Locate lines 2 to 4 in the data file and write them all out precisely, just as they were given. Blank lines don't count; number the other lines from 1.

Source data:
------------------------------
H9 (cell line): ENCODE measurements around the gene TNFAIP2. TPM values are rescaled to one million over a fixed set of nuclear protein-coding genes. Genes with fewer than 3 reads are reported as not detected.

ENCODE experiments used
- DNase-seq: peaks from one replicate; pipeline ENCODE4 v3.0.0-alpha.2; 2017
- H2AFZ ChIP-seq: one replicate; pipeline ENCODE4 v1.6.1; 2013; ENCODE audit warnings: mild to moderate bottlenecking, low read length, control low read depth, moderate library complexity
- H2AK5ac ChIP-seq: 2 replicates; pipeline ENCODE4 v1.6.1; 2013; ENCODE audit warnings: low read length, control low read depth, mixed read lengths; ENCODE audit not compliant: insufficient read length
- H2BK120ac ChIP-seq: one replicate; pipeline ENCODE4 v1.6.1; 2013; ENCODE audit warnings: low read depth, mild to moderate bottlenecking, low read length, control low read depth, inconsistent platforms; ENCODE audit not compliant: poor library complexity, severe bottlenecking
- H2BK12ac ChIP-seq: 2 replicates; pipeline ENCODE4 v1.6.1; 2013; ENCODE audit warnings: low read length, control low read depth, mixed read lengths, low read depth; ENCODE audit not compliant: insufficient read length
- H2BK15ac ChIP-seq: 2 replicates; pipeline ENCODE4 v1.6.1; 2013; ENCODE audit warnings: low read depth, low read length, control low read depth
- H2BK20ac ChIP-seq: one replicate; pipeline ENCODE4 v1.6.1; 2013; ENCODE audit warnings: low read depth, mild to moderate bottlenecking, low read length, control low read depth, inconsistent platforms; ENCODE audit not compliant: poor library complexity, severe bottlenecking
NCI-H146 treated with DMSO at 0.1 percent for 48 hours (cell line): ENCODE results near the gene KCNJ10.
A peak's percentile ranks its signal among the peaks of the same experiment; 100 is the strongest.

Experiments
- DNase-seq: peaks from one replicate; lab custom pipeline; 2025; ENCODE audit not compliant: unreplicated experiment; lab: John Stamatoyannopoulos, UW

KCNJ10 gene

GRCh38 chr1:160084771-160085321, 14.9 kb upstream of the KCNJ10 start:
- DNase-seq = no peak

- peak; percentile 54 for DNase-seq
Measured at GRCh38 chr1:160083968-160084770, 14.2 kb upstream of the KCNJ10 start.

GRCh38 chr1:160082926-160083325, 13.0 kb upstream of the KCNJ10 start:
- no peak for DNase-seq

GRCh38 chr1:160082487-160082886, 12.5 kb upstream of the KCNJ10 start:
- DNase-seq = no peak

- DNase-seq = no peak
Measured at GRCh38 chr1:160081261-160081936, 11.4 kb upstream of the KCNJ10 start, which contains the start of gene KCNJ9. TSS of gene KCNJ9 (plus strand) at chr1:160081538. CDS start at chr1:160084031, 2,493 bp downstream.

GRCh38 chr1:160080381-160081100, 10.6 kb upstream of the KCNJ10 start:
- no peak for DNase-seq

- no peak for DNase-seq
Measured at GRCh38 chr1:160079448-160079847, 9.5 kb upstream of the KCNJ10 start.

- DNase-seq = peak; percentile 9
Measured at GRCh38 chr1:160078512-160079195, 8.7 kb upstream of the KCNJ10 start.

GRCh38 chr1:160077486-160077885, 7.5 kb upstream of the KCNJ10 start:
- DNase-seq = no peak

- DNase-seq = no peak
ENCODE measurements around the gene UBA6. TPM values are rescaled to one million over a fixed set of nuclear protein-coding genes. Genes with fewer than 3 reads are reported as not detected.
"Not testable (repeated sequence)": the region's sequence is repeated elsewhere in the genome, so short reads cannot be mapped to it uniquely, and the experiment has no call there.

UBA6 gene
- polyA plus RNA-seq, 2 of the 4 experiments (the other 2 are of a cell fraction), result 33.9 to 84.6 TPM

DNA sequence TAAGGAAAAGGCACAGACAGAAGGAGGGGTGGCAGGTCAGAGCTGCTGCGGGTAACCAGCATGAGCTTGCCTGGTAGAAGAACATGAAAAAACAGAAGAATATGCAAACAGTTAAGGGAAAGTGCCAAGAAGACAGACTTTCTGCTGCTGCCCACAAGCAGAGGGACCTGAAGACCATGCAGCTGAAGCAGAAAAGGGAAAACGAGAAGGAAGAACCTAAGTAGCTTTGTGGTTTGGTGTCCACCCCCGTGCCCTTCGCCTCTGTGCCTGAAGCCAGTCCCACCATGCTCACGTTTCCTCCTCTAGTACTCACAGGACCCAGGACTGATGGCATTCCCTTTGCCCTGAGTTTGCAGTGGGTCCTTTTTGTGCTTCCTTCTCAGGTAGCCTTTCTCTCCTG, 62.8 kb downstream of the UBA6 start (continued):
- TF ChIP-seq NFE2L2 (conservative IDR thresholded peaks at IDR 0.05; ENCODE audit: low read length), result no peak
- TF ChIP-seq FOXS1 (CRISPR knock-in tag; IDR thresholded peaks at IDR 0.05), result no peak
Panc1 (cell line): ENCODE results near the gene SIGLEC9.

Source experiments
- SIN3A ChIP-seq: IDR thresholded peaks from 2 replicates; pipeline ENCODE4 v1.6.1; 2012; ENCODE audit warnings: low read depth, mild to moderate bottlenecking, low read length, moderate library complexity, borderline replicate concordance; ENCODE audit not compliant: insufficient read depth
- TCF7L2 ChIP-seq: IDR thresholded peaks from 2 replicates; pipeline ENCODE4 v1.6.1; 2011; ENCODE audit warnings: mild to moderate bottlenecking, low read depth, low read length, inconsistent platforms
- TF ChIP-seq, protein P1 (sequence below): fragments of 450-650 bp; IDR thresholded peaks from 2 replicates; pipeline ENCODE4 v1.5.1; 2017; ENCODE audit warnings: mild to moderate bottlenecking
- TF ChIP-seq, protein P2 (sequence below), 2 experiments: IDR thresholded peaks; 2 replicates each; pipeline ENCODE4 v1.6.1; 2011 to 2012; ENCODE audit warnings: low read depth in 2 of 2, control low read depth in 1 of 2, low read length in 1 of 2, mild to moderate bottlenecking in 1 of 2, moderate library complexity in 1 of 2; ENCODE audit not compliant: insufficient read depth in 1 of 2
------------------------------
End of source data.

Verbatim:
ENCODE experiments used
- DNase-seq: peaks from one replicate; pipeline ENCODE4 v3.0.0-alpha.2; 2017
- H2AFZ ChIP-seq: one replicate; pipeline ENCODE4 v1.6.1; 2013; ENCODE audit warnings: mild to moderate bottlenecking, low read length, control low read depth, moderate library complexity